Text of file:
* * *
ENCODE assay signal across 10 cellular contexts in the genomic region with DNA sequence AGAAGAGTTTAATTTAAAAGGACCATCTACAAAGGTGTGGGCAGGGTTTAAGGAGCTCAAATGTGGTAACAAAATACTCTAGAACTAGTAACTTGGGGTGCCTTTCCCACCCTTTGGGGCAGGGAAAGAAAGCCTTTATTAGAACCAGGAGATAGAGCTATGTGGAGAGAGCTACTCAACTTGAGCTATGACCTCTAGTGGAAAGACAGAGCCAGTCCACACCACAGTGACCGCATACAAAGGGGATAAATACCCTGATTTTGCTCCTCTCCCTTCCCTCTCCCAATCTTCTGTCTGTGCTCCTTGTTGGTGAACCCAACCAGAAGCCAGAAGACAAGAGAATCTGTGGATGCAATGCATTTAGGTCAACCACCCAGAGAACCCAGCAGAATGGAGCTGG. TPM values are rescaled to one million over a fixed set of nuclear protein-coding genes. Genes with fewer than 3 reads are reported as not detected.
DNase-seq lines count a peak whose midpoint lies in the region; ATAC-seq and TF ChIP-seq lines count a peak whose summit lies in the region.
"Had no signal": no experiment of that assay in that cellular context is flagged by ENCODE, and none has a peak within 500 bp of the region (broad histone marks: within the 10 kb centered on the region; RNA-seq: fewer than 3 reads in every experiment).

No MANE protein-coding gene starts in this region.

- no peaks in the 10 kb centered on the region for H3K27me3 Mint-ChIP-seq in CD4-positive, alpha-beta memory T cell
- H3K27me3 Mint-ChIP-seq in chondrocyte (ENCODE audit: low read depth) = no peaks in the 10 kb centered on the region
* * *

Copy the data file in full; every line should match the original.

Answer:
ENCODE assay signal across 10 cellular contexts in the genomic region with DNA sequence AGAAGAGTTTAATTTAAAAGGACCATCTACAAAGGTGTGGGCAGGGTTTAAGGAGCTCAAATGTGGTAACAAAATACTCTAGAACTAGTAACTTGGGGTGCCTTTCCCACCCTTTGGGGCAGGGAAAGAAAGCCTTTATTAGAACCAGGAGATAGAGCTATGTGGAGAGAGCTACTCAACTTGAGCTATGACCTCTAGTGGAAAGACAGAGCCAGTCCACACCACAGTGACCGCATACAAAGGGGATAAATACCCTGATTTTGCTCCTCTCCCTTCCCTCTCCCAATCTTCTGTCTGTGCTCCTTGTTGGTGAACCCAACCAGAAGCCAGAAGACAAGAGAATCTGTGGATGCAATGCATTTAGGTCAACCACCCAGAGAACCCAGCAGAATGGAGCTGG. TPM values are rescaled to one million over a fixed set of nuclear protein-coding genes. Genes with fewer than 3 reads are reported as not detected.
DNase-seq lines count a peak whose midpoint lies in the region; ATAC-seq and TF ChIP-seq lines count a peak whose summit lies in the region.
"Had no signal": no experiment of that assay in that cellular context is flagged by ENCODE, and none has a peak within 500 bp of the region (broad histone marks: within the 10 kb centered on the region; RNA-seq: fewer than 3 reads in every experiment).

No MANE protein-coding gene starts in this region.

- no peaks in the 10 kb centered on the region for H3K27me3 Mint-ChIP-seq in CD4-positive, alpha-beta memory T cell
- H3K27me3 Mint-ChIP-seq in chondrocyte (ENCODE audit: low read depth) = no peaks in the 10 kb centered on the region